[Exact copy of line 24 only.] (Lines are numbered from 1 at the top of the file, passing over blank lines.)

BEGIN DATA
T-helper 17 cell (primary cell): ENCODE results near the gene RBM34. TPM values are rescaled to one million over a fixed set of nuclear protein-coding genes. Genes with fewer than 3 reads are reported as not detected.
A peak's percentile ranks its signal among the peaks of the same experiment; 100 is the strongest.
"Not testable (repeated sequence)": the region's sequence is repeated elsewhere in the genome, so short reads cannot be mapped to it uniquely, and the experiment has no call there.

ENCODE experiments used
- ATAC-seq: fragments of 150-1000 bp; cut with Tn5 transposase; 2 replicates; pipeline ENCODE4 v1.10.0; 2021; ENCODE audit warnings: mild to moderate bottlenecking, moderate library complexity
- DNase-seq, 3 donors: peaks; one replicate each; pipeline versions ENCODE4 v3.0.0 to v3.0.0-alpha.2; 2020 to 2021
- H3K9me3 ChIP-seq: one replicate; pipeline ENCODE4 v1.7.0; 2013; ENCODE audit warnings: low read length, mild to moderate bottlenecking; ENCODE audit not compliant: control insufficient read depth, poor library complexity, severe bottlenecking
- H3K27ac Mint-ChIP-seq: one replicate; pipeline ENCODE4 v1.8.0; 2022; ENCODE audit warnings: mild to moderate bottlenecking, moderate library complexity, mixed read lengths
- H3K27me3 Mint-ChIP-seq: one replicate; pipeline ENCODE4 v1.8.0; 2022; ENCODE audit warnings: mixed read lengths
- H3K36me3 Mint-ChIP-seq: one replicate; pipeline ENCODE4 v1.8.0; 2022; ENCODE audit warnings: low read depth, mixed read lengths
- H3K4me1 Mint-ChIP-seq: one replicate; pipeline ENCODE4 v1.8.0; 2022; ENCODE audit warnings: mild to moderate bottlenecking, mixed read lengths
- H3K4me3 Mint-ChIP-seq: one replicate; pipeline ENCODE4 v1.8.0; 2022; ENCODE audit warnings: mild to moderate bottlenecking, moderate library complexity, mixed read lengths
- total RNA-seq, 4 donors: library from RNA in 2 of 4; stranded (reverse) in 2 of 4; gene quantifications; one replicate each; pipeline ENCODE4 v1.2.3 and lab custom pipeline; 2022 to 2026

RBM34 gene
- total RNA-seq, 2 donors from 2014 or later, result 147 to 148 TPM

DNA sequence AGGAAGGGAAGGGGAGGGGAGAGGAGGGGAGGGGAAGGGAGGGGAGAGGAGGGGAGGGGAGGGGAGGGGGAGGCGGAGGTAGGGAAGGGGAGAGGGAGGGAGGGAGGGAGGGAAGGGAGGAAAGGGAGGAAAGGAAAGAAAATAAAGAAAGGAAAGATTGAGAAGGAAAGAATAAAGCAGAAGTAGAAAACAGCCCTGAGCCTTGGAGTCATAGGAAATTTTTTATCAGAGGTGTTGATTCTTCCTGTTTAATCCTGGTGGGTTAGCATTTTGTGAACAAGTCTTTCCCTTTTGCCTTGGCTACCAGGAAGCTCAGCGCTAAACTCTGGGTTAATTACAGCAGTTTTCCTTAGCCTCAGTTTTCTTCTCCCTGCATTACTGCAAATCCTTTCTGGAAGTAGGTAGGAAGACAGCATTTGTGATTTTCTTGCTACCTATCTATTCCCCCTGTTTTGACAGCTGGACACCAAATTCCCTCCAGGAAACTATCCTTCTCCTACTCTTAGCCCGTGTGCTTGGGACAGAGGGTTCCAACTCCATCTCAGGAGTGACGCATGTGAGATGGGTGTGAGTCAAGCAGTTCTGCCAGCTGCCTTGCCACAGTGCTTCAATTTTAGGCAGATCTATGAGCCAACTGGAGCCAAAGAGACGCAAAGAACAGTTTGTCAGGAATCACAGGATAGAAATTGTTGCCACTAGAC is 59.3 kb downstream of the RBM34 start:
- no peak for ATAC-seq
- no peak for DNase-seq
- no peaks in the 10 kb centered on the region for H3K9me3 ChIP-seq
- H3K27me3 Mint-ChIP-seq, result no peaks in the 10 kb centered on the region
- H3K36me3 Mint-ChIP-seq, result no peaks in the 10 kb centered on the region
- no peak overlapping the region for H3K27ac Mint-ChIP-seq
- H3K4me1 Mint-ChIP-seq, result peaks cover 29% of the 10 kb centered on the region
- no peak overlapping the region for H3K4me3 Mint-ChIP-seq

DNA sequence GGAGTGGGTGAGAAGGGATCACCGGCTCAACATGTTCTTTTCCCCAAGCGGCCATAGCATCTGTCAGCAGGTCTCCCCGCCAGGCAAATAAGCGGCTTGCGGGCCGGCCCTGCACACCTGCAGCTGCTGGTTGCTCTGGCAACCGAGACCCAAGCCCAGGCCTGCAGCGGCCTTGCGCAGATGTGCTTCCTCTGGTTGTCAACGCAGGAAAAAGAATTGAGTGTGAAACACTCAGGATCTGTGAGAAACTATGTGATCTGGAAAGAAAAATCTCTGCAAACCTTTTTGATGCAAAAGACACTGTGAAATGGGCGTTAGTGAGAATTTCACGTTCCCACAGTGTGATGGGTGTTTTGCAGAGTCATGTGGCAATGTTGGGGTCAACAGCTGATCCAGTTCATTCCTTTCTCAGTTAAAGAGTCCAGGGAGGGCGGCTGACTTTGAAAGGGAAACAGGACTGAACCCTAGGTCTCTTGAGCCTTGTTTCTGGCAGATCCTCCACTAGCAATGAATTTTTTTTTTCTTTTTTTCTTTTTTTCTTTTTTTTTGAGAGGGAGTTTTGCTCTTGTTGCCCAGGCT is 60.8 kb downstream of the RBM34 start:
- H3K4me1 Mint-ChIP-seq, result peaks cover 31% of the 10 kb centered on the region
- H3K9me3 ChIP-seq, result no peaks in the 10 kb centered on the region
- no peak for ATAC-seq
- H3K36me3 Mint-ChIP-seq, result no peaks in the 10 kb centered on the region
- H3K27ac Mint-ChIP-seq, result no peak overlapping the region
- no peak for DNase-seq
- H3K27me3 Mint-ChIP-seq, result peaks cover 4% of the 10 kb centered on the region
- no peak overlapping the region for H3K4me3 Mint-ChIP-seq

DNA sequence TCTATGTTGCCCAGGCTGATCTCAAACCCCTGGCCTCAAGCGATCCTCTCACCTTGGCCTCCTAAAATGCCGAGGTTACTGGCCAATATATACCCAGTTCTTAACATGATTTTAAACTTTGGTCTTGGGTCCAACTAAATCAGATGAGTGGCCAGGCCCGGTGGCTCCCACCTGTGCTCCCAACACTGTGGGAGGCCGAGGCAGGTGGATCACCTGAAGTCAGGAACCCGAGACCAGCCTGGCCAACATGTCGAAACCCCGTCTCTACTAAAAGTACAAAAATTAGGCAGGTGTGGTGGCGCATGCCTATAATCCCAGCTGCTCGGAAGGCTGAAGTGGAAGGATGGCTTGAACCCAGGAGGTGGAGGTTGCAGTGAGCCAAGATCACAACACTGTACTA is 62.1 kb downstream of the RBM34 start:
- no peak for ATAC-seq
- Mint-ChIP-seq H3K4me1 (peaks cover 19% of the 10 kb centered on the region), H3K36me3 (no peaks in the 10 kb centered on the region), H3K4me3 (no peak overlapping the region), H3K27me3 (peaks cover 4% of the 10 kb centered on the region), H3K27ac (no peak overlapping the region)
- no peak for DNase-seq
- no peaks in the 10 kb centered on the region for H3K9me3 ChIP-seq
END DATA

- no peak overlapping the region for H3K4me3 Mint-ChIP-seq